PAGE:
Growth stocks are almost entirely dependent on one thing: Environment. I know that sounds like an excuse for lazy stock picking, but above all else, environment is what drives them. Currently, the environment is not very good for these names, which makes it tough to look for growth stocks to buy.
Eventually though, that environment will change and become more favorable towards growth stocks. When that will happen, I’m not really sure. We’ll likely need the Federal Reserve to ease off its hawkish rhetoric (and ideally, lower interest rates). But we’ll also need speculation to come back into the market.
Business quality is important in this group and it’s what separates the high-quality firms from the low-quality flash-in-the-pan names. However, the simple truth is, good growth stocks struggle in bad environments — defined as bear markets with lower liquidity and less speculation — and they surge alongside low-quality stocks in favorable environments.
The stock prices move quickly, but the environment changes slowly, which is why it’s so hard to trade these stocks at times. In any regard, let’s look at three growth stocks to buy that should double over time.
The Trade Desk (TTD)
The Trade Desk (NASDAQ:TTD) remains one of my favorite long-term growth stocks to buy. It has continued to deliver, even during the pandemic, and I don’t anticipate that changing.
Before the pandemic started, this firm was already profitable. While it did have a hiccup in the months after Covid-19 first hit (like everyone), it rebounded rapidly and remains profitable today. At a time where other mega-cap digital ad firms — like Alphabet (NASDAQ:GOOGL, NASDAQ:GOOG) and Meta (NASDAQ:META) — were struggling for growth, The Trade Desk was churning out impressive numbers.
Now that the industry is back on the upswing, I expect more solid results out of TTD.
Run by co-founder and CEO Jeff Green, The Trade Desk remains a powerhouse in the growth department. Analysts expect about 20% to 23% annual revenue growth through 2026. That’s robust growth for a company operating in a slower-growth environment with worries of a recession.
While that does create risk to these estimates, I think it also shows the potential that The Trade Desk has — If it doubles from here, it will hit all-time highs.
I remember reading about Snowflake (NYSE:SNOW) in the lead-up to its initial public offering (IPO) in September 2020. The stock market was running red hot in those months, while growth stocks, SPACs, EV stocks and other speculative investments were scorching higher.
Snowflake came bursting onto the scene and when you read about it, you got excited. But in the days leading up to the IPO, it became almost impossible to buy. Demand for the stock continued to swell, as big buyers were stepping in ahead of its public debut — including Warren Buffett’s Berkshire Hathaway (NYSE:BRK-A, NYSE:BRK-B) and Salesforce (NYSE:CRM).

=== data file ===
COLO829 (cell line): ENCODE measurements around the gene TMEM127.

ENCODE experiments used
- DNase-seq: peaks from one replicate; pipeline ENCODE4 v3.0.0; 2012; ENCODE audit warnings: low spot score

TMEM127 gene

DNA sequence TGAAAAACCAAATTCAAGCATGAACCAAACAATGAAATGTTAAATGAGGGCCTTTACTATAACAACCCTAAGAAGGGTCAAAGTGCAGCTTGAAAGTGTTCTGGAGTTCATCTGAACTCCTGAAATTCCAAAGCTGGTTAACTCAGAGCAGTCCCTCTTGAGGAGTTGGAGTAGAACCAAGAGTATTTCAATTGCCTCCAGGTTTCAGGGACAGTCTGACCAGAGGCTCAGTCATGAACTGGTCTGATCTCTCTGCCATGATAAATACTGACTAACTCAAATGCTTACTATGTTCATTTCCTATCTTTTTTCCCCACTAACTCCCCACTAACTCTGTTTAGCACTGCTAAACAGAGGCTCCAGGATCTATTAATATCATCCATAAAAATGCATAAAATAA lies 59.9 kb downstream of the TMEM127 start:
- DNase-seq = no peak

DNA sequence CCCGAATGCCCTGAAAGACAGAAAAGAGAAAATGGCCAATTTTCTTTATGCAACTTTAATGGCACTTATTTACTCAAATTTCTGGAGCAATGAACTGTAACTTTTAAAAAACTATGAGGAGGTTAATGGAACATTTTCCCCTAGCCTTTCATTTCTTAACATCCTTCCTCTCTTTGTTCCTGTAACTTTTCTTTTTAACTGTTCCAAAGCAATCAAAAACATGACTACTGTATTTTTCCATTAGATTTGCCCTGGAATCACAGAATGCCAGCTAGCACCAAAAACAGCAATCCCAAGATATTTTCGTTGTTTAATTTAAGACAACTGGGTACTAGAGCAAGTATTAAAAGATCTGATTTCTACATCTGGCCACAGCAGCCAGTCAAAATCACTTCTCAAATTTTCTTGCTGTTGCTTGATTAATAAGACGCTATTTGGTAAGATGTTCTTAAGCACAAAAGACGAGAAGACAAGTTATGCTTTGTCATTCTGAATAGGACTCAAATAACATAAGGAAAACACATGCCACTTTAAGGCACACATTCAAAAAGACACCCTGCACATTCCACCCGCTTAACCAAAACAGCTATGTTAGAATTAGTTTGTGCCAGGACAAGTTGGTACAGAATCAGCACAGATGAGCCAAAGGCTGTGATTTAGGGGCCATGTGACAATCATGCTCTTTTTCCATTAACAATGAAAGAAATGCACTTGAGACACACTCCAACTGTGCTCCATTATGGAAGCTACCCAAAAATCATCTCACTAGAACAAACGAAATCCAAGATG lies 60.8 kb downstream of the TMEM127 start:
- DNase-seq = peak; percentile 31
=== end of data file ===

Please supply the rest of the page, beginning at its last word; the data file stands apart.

As the valuation continued to climb, so did its anticipated opening price. By the time it opened, it was well above where it initially began pricing and the stock wasn’t done rallying yet, eventually topping out near $430.
Now down two-thirds from that level at around $145, it might be time to start picking at Snowflake. Analysts expect revenue to continue soaring. Consensus expectations call for 38% sales growth this year, then 39.5% growth and 36.7% growth the following two years.
People are going to think I’m crazy for getting behind PayPal (NASDAQ:PYPL). The stock was decimated in the bear market and was obliterated from its highs. I think that was because of its consideration as a growth stock and its connection to the crypto space. All of that ultimately blew up in PayPal’s face.
Despite the rally in tech though, PYPL is not performing well. It had a nice little jump over a few sessions, but just a few weeks ago, it was officially flat on the year.
From current levels, it would take a 307% rally for PayPal stock to take out its all-time high. Let’s lower our expectations though and shoot for a more reasonable target: 100%.
Analysts expect lumpy revenue growth, but growth nonetheless with estimates calling for 6.7% sales growth this year and 9.1% in 2024. As for earnings, estimates call for almost 18.2% growth this year and 14.9% growth over the next five years.
PYPL is trading at a paltry 15.5 times this year’s earnings and I think we’ve hit some sort of trough. If that pans out, it should slowly but surely grind higher.
On the date of publication, Bret Kenwell held a long position in PYPL. The opinions expressed in this article are those of the writer, subject to the InvestorPlace.com Publishing Guidelines.